As fans of 'At The Movies' know, Ebert's been off the air for almost four years, since complications from cancer surgery on his jaw left him unable to eat, drink, or speak. The pictures of Ebert that accompany the story are stark; no matter how many times I see it, the image of the withered lower half of his face is tough to see.

The article, though, is inspiring; it shows an Ebert who has been able to come to terms with how he's currently living his life and how he navigates through it, mostly through the excellent writing on his Chicago Sun-Times blog. But the most emotionally-charged moment in the whole story was his visible anger at seeing that the video of his 1999 Gene Siskel tribute show has been pulled off his 2009 blog entry about his partner and friend's death.

Read More

Roger Ebert spills the details on the destruction of his show's old set

by Danny Gallagher, posted Nov 27th 2009 8:02PM
When illness prevented Roger Ebert from doing the movie review show he had done since 1982, everyone knew that change was inevitable. But no one could have predicted this much change, not even Ebert.

The Chicago Sun-Times movie critic and original host of At The Movies with his longtime partner Gene Siskel talked about how producers completely remade the show.

The changes ranged from the show's hosts down to the famous balcony set that the studio "tore at our set with sledge-hammers, and it collected in a dumpster in the alley."

[via TVTattle]

Read More

A tribute to Siskel & Ebert

by Bob Sassone, posted Nov 14th 2009 2:03PM
Gene Siskel and Roger Ebert can probably be credited with really getting everyone interested in movie criticism. Before Sneak Previews, people would read movie reviews, sure, but they brought intelligent film criticism to television and became a huge part of pop culture.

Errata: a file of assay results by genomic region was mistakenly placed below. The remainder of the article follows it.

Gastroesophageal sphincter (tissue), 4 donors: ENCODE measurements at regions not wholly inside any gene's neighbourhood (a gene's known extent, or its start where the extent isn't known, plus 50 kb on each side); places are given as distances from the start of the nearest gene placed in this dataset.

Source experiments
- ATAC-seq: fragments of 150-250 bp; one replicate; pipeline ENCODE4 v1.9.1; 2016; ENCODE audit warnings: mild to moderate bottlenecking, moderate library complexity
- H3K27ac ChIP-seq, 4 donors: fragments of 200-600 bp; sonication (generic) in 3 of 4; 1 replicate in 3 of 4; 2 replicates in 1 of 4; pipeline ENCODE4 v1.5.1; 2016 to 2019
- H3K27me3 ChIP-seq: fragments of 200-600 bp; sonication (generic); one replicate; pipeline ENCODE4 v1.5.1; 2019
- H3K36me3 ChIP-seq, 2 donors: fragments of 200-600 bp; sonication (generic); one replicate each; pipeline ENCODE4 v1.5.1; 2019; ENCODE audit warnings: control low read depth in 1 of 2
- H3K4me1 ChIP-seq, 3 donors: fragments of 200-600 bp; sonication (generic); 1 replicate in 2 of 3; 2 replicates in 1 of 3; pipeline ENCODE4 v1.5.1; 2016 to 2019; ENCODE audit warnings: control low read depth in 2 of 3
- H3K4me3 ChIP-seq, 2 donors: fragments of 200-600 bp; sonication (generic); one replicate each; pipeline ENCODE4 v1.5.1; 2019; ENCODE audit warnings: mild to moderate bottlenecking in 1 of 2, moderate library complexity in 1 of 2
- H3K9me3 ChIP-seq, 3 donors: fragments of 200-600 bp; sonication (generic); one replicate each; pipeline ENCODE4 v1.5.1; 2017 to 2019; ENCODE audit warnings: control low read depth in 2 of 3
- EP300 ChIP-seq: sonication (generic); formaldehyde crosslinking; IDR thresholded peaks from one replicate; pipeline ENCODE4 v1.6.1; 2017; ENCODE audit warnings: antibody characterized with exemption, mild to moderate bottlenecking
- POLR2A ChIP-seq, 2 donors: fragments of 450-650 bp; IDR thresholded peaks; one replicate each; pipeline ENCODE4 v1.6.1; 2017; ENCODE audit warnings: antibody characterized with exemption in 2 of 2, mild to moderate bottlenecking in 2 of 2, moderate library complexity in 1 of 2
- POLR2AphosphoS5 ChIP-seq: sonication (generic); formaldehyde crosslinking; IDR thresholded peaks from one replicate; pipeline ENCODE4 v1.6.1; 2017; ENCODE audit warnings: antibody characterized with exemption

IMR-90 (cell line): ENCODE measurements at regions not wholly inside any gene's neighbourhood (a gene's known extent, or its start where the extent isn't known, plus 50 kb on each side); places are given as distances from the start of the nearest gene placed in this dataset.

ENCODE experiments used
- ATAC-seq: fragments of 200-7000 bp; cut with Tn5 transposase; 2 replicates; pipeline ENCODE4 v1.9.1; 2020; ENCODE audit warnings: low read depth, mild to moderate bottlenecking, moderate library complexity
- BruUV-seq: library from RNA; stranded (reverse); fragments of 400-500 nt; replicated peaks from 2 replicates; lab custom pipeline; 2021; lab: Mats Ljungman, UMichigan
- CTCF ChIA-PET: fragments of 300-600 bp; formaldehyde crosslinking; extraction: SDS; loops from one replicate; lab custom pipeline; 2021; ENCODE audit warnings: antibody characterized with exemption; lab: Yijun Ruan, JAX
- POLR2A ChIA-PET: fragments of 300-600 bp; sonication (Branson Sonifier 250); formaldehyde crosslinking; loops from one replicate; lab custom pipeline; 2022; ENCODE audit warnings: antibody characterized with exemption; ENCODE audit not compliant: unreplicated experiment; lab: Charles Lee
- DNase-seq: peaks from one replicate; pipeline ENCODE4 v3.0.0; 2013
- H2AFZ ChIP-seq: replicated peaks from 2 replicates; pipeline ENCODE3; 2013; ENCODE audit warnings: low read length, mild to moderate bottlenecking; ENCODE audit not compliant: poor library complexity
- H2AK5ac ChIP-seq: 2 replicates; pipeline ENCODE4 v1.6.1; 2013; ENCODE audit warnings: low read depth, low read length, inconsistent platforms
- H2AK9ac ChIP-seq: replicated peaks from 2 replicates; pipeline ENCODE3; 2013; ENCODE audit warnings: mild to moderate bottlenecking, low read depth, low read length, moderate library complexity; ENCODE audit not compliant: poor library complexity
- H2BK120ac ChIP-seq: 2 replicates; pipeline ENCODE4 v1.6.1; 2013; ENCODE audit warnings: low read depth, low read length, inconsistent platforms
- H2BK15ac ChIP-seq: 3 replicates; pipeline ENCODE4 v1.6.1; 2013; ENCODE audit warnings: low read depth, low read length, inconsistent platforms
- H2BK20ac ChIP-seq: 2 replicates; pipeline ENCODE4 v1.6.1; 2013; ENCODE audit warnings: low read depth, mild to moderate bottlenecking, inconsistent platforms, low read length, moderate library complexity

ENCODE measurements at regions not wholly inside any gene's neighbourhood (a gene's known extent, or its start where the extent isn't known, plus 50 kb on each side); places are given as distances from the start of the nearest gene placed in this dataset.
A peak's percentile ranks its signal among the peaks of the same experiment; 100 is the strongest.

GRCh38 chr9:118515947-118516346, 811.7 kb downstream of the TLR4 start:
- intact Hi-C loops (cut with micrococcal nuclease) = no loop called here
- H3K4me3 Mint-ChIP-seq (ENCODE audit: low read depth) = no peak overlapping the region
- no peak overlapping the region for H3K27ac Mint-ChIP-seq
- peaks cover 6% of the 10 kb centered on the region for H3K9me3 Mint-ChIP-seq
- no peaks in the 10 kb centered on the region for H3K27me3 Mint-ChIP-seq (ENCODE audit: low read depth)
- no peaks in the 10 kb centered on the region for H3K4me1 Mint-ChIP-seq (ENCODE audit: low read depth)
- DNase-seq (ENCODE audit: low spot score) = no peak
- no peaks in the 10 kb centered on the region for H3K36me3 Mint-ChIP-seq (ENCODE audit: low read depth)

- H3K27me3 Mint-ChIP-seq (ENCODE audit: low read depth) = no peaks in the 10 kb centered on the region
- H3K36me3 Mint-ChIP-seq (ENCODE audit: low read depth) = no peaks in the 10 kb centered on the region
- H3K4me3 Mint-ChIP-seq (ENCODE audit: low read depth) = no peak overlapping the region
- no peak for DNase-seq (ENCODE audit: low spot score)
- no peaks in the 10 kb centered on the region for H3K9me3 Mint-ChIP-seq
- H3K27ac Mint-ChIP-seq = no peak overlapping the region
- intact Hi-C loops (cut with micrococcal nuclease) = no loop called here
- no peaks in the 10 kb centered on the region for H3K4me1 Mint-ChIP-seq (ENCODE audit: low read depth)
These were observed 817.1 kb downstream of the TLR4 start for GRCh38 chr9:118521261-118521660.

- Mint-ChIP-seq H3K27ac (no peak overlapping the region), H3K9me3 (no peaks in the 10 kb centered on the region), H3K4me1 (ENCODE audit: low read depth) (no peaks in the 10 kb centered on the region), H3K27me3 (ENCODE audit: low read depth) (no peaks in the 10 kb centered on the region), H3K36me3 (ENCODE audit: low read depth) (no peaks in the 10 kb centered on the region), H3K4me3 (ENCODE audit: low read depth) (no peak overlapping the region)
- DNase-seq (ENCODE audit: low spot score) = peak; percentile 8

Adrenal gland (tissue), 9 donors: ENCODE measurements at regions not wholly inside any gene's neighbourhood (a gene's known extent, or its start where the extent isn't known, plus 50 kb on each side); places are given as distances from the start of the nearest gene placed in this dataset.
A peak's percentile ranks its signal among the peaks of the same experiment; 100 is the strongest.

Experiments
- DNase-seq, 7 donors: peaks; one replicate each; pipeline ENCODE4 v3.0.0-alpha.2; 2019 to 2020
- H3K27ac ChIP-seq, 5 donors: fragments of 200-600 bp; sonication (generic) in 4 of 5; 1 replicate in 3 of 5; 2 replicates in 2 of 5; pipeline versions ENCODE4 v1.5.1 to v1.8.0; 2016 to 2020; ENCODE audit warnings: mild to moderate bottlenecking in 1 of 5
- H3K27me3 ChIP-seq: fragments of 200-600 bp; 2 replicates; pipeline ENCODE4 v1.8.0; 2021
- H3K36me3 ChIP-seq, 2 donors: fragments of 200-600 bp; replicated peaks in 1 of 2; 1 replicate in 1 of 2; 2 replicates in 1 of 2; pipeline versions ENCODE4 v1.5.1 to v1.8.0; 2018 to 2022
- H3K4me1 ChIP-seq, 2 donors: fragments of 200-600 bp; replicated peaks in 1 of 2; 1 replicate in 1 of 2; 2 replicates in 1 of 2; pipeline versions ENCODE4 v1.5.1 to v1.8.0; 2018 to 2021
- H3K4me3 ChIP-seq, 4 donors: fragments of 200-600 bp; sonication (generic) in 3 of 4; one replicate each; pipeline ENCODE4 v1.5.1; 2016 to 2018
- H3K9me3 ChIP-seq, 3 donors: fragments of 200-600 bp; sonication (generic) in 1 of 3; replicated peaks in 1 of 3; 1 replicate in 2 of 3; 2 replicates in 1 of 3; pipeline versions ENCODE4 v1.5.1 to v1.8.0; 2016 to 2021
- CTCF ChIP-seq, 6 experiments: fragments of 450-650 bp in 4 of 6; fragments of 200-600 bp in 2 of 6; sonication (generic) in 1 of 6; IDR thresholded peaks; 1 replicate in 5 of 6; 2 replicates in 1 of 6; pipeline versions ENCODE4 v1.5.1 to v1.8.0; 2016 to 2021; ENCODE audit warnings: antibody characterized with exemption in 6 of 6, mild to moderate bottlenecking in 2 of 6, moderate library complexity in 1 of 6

This is a tribute from The Nostalgia Critic, and he covers the history of the show, from the start on PBS to the death of Siskel in 1999 to the hosts that eventually replaced them. He probably needs to get a better microphone, but it's well-done.(Slightly NSFW.)

Read More

Siskel and Ebert: behind the scenes

by Adam Finley, posted May 16th 2006 12:07PM

siskel and ebertThis is both hysterical and bittersweet. Someone has found footage of film critic Roger Ebert and his late partner in crime, Gene Siskel, shooting promos for their syndicated program Siskel & Ebert & the Movies. Listen as they both go off on a hilarious tongue-in-cheek rant about WASPs and Protestantism, laugh as they try to get through yet another promo while lobbing insults at one another, and try not to wet your pants when Gene explains that Roger's answer to every question he's asked at McDonald's is "yes."

Funny as all of this is, it does make me miss watching these two guys lock horns with one another. Richard Roeper does okay holding his own against Roger, but it's nothing compared to how he and Gene used to go after one another in what often seemed like an extremely vicious and callous manner. And yet, when it was all said and done they still remained friends.

Note: Links above contain swearing, so probably NSFW.

[via Metafilter]

Read More

The Daily Show: February 23, 2006

by Annie Wu, posted Feb 24th 2006 3:56PM
The Daily ShowDavid Irving recently went on trial in an Austrian court for denying that the Holocaust ever happened. He showed up for the case holding his book Hitler's War. Hey, guess what? That was a stupid move, Irving. Jon said that it would have been a better idea to show up with a neck brace and a yarmulke (I totally didn't need a dictionary for that).

Read More

    Follow Us

    From Our Partners